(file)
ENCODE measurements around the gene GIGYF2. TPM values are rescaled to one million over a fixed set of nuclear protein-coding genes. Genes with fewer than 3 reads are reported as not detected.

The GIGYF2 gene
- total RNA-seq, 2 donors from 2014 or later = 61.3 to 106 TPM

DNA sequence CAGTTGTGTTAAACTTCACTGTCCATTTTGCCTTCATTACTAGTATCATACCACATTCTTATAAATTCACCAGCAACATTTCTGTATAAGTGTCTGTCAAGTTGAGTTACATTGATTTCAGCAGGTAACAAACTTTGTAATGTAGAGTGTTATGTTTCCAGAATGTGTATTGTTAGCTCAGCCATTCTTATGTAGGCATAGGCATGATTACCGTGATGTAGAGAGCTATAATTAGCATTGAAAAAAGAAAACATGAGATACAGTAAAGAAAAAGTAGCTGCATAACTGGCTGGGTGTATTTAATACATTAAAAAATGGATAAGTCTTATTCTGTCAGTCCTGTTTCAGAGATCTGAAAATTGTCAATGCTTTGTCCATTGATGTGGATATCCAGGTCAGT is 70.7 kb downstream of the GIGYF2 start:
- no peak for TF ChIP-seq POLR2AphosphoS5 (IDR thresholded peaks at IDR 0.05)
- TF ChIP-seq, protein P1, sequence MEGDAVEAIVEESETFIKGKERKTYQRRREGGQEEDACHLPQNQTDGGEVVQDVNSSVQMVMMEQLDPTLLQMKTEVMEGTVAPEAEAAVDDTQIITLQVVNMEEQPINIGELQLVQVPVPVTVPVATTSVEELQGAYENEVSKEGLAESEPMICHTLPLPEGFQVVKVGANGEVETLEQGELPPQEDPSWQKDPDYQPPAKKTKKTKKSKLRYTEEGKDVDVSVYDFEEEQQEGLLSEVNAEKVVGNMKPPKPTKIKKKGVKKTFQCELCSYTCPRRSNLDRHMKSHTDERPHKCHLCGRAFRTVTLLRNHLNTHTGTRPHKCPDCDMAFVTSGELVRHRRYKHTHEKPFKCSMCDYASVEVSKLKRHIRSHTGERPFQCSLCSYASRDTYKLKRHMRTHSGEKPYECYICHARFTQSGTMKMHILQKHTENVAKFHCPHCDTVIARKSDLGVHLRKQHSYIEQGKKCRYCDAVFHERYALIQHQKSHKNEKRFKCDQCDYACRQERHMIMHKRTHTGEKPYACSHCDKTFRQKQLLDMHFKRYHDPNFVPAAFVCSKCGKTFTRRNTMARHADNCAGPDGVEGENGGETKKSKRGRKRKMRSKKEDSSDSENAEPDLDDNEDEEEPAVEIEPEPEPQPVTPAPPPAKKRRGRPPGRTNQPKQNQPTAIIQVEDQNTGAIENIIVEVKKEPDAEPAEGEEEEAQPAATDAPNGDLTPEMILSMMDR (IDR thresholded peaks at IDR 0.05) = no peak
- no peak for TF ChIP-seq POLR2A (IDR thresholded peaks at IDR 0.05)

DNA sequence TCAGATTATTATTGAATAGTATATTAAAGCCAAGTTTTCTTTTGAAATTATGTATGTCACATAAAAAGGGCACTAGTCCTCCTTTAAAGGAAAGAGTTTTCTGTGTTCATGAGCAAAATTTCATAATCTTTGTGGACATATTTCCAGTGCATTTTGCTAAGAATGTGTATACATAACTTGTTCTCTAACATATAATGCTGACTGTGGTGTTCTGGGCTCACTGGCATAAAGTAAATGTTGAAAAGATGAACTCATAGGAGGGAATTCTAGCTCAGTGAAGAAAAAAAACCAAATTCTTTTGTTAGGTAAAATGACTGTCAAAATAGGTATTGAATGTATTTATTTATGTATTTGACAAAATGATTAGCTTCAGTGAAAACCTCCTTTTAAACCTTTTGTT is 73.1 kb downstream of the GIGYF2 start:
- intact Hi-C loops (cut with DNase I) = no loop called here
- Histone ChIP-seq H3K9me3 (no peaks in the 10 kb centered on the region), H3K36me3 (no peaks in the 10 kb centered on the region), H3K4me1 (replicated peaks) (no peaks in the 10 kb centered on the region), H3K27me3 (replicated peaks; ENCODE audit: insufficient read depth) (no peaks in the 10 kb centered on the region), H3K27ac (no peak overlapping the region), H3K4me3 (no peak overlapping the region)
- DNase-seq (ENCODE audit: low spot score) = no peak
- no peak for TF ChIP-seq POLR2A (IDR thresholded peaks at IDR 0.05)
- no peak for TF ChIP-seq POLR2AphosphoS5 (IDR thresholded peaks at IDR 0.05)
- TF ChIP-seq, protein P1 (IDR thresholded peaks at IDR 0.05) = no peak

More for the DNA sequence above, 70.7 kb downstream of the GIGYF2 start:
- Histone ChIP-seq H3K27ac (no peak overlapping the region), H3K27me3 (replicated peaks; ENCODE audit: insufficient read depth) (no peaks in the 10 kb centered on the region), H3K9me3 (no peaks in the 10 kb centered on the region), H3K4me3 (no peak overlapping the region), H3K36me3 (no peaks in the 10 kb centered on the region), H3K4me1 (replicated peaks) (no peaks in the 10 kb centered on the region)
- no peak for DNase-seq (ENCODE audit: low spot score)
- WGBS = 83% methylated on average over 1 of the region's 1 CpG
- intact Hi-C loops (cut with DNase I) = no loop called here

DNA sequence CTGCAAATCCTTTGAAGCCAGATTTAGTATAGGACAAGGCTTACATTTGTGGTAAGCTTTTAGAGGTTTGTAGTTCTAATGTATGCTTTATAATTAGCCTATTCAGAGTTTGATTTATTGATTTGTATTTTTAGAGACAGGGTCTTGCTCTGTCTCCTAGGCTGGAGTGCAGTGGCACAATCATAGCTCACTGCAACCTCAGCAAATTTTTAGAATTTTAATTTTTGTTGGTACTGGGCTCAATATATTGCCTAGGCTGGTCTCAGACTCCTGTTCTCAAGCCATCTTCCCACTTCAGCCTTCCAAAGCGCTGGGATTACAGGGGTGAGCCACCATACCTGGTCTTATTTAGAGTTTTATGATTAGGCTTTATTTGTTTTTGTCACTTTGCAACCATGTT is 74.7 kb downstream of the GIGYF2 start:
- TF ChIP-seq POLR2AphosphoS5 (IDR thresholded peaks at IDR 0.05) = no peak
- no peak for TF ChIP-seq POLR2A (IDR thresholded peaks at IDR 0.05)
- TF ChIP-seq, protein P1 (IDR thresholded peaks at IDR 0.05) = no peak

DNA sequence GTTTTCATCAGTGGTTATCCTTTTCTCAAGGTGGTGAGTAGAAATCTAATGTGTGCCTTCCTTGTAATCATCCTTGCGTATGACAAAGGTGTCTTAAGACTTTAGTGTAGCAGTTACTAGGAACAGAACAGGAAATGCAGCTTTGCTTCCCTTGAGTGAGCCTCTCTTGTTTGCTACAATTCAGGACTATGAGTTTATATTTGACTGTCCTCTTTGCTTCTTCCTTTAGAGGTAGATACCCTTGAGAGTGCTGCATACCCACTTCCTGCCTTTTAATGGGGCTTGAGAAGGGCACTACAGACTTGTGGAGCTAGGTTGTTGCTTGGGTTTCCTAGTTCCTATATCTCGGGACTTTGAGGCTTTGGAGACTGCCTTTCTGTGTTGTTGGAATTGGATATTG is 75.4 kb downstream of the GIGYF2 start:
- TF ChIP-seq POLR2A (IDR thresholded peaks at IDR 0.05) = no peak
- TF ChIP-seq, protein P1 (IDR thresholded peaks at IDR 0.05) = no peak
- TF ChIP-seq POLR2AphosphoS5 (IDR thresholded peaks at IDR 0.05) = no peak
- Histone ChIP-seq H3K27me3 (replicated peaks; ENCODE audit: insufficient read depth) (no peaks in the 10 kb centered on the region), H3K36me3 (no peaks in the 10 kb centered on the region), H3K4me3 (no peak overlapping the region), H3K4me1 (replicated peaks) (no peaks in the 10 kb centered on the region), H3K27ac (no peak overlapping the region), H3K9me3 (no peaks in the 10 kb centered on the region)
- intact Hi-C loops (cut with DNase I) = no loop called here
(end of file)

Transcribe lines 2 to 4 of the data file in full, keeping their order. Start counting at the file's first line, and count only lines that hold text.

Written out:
The GIGYF2 gene
- total RNA-seq, 2 donors from 2014 or later = 61.3 to 106 TPM

DNA sequence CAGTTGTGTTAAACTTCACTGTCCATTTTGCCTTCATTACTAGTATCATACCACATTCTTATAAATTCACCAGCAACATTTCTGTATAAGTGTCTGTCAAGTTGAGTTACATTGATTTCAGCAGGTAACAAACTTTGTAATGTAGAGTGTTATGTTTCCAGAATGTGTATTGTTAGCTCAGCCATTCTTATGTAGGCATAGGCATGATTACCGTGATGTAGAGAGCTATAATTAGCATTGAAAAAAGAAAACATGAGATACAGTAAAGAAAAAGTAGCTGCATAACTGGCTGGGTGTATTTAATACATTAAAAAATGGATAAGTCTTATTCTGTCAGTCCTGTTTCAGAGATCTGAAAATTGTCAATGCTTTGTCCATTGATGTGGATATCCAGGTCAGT is 70.7 kb downstream of the GIGYF2 start: